By Graeme Taylor
When Socrates remarked that “the unexamined life is not worth living”, he meant that a life which lacks a search for truth is a life unfulfilled. To Socrates, fulfillment meant answering the most important question we face: “What is the truth?” The purpose of higher education is to answer this question. The painter strives to capture life’s emotions, the physicist strives to portray the world around them, but they share a common goal: finding the objective truth through their work.
As an undergraduate student about to enter his final year of school, I have found that many of my peers and instructors have ceased to ponder the question of truth.
Many universities have abandoned the search for truth, instead focusing on amenities. Kenyon College (where I’ll be a senior in the fall), is a small liberal arts school with around 1500 students. Kenyon recently spent nearly half of its endowment on our athletic center, despite the fact that the school do not offer athletic scholarships. The shift from educating to entertaining is due to the rise of relativistic thought amongst academics, who teach that there are no objective truths in life, that “right” and “wrong” are subjective. I am lucky; my department at Kenyon abhors relativism and teaches about it critically. However, relativistic thought is prevalent most elsewhere throughout the country. If a classmate of mine makes a value judgement between two cultures, they will be rebuked by their relativist peers and instructors, who will say “that’s just their culture!” Relativism holds that there is no right or wrong. Even when professors do not state this explicitly, this is what is being communicated to my classmates when they are told that they cannot evaluate the actions of another because these actions are a part of “their culture”.
To this I say: When there is no longer a right or wrong to understand, what is the point of education?
Relativism, by holding all goals and actions as equal in value, robs life of meaning. Instead of examining life’s greatest questions, Americans seek fulfillment through material objects (“sex, drugs, and rock-n-roll”), in an attempt to distract themselves from the boredom of living the low, unexamined life. Relativism has thrown universities, vessels in the discovery for truth, off course. They would rather build rock-climbing walls than seek ultimate answers to the pressing questions of our time.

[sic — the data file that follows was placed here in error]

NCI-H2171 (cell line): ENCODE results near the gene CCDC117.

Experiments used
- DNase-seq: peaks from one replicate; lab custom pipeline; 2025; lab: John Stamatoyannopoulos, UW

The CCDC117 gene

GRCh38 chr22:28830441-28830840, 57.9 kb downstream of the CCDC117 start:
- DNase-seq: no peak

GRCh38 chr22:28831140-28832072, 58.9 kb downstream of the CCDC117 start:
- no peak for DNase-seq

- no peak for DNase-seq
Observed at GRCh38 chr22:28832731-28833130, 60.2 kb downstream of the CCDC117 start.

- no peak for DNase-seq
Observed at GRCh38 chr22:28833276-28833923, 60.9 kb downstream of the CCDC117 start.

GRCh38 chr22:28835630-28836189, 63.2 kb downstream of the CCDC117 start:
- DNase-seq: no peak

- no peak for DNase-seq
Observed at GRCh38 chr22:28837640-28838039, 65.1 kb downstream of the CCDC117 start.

Relativism as a concept isn’t conducive with “common sense”: One does not need a degree to realize that there is an inherent problem with claiming that “right and wrong” and “true or false” are only a matter of opinion. Despite this, relativist professors will follow relativism to its logical conclusion, even if it means supporting something that any sensible person would abhor. For example, Leopoldo Lopez is a Venezuelan politician and an alum of my school. He is also a political prisoner. In fall 2014, his family came to speak at our school. Prior to their talk, a sociology professor spent his class time instructing his students that they should think twice before supporting Lopez, because they didn’t understand Venezuela and the way of life down there. A relativist will not condemn any system or action, even when it leads to the loss of one’s life and freedom.
If there is no truth to be discovered, then there is no purpose in life other than to pass the time. In a relativist world, life is pointless: If everything has equal value, then nothing has any value. If we are to save our culture from decay, then the rescue must start at the universities, for this is where our culture is forged. The vessel of discovery has been set off course by relativism. The path back to discovery can be found in higher education. The rise of relativism originated in higher education, and its demise will only come through higher education. If something is to be done, we have to start with the universities.